Figure 2 Elements of plant defense reactions modulated in Azoarcus- and Xoo-rice interactions in roots. Sketch of putative rice cellular defense network (left side). Dashed line: direct interaction not verified or indirect interaction; continuous line: direct interaction; arrow: induction, blunt end: inhibition. Small blocks beside rice protein names: Fold change of the differentially expressed gene (DEG) (right side of the vertical line: modulated by Xoo, left side: by Azoarcus) indicated by its color according to the color scale below. Genes or pathways up-regulated by Azoarcus olearius labeled in red. Right side, summary of defense-related DEGs modulated by Azo or Xoo, respectively; each colored block represents a modulated gene, its color indicating the fold change to the color scale below. ABA, abscisic acid; ABC, ATP-binding cassette; ACA, auto-inhibited calcium ATPase; bHLH, basic helix-loop-helix protein; BR, brassinosteroid; CaM, calmodulin; CAMTA, Ca2+/CaM-binding transcription factors; CC, coiled coil; CDPK, Ca2+-dependent protein kinases; CEBip, chitin elicitor-binding protein; CERK, chitin elicitor receptor kinase; CK, cytokinin; CML, calmodulin-like; CNGC, cyclic nucleotide-gated channels; CW, cell wall; DAMP, damage-associated molecular pattern; ER, endoplasmic reticulum; ERF, ethylene response transcription factor; ET, ethylene; flg, flagellin; FLS, flagellin-sensing; GA, gibberellic acid; GAP, GTPase-activating protein; GEF, guanine nucleotide exchange factor; GEP, GDP/GTP exchange protein; GOX, glycolate oxidases; HSF, heat stress transcription factor; HSP, heat shock protein; IAA, indole-3-acetic acid; JA, jasmonate; LecRK, lectin receptor kinase; LRR, leucine rich repeat; LysM, lysine motif domain; LZ, leucine zipper nucleotide-binding site; MAPK, mitogen-activated protein kinase; MDHAR, monodehydroascorbate reductase; M.o., Magnaporthe oryzae MYB, myeloblastosis transcription factor family; NAC, no apical meristem (NAM); ATAF, Arabidopsis transcription activation factor; CUC and cup-shaped cotyledon transcription factor family; NBS, nucleotide-binding site; Os, Oryza sativa; PAL, phenylalanine ammonia lyase; PAMP/MAMP, pathogen/microbe-associated molecular pattern; PCD, programmed cell death; PERK, proline extension-like receptor kinase1; Pi, Pyricularia oryzae resistance; PR genes, pathogenesis-related genes; PRR, pattern recognition receptors; PTI, PRR-triggered immunity; R, resistance; Rac, Ras-related C3 botulinum toxin substrate; RbohB, respiratory burst oxidase homolog B; RLCK, receptor-like cytoplasmic kinases; RLK, receptor like kinases; ROS, reactive oxygen species; RPR, rice probenazol responsible; SA, salicylic acid; SERK, somatic embryogenesis receptor kinase; SWEET, sugars will eventually be exported transporters; syn, synthesis; TF, transcription factors; WAK, cell wall-associated kinase; Xa, Xanthomonas campestris pv. oryzae resistance; XB, XA21 binding proteins.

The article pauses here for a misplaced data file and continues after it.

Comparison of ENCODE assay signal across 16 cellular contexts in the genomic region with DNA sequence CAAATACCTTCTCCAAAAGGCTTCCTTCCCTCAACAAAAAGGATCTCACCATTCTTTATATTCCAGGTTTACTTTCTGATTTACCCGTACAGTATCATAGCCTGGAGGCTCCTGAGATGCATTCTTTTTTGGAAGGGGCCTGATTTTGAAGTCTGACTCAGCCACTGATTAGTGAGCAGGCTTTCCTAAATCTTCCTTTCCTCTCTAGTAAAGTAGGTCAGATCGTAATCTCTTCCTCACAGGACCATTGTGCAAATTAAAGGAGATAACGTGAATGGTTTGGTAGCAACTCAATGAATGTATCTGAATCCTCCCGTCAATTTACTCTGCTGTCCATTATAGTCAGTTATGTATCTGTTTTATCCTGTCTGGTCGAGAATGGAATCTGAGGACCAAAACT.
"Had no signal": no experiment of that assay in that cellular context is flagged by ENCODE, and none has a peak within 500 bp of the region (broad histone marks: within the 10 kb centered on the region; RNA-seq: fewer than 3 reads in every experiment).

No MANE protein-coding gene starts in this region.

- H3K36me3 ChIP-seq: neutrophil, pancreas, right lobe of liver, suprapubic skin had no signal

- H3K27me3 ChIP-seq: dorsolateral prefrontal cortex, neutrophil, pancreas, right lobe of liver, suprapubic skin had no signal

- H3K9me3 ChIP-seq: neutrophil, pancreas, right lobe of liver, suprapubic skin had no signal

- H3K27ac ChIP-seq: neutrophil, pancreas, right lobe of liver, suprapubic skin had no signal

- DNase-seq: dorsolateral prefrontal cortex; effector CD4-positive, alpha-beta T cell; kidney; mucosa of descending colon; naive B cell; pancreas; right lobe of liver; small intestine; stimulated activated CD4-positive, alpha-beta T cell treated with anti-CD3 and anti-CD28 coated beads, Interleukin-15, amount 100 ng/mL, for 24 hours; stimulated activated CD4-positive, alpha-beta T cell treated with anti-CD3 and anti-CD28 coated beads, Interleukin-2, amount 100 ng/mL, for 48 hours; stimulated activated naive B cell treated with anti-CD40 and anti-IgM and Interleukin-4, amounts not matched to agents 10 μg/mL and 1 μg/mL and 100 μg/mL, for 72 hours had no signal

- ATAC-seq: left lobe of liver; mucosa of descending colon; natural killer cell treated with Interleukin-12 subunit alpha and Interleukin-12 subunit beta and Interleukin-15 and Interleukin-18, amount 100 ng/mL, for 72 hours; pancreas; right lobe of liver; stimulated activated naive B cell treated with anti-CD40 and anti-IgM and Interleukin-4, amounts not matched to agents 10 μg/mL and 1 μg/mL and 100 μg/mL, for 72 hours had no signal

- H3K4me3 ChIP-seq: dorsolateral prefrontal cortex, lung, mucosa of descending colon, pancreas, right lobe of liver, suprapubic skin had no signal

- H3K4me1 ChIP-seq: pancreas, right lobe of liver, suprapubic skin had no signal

The first set of analyses was aimed at comparing the expression patters of genes encoding pattern recognition receptors (PRRs). These receptors mediate the first line of plant defense response. PRRs recognize microbe- or pathogen-associated molecular patterns from invading microbe (MAMPs/DAMPs) or damage-associated molecular patterns (DAMPs) released from plants upon damage by invading microbes (Macho and Zipfel, 2014), which induces PAMP-triggered immunity (PTI). The largest group of detected PRR-related DEGs encoded leucine-rich-repeat receptor-like kinases (LRR-RLKs), typically involved in the perception of classical MAMPs/PAMPs like e.g., bacterial flagellin, elongation factor Tu (EF-Tu), or endogenous Pep peptides (Ma et al., 2012; Macho and Zipfel, 2014). Interestingly, endophytic colonization led to moderate modulation of expression of only five DEGs encoding LRR-RLKs, while pathogen infection stipulated strong upregulation of 11 DEGs encoding LRR-RLKs (Table S3). Expression of only one gene (Os04g0227000) was upregulated by both, endophyte and pathogen.
Another group of detected DEGs encoding PRRs included lectin receptor kinases (LecRKs) known for their role in binding various carbohydrates, WAK proteins found to bind glycine-rich proteins (GRPs), pectin or oligogalacturonides (OGs) released from cell walls (Brutus et al., 2010; Delteil et al., 2016), and proline extension-like receptor kinase 1 (PERK1) for MAMP/PAMP and/or DAMP detection (Silva and Goring, 2002). Similarly, genes encoding lysine motif domain (LysM) domain-containing receptor kinases, out of which some detect peptidoglycan (PGN) or chitin like OsCERK1, OsLYP4, and OsLYP6 (Ao et al., 2014), were differently modulated. DEGs encoding all abovementioned groups of PRRs were strongly induced by pathogen infection, while only one member of each group was weakly modulated by Azoarcus colonization (Table S3). Therefore, it can be speculated that endophytic colonization may be less damaging to rice roots in comparison to pathogen infection (less DAMPs), or DAMP or PAMP signaling in mutualistic interactions might be masked or blocked as suggested previously (Plett and Martin, 2018).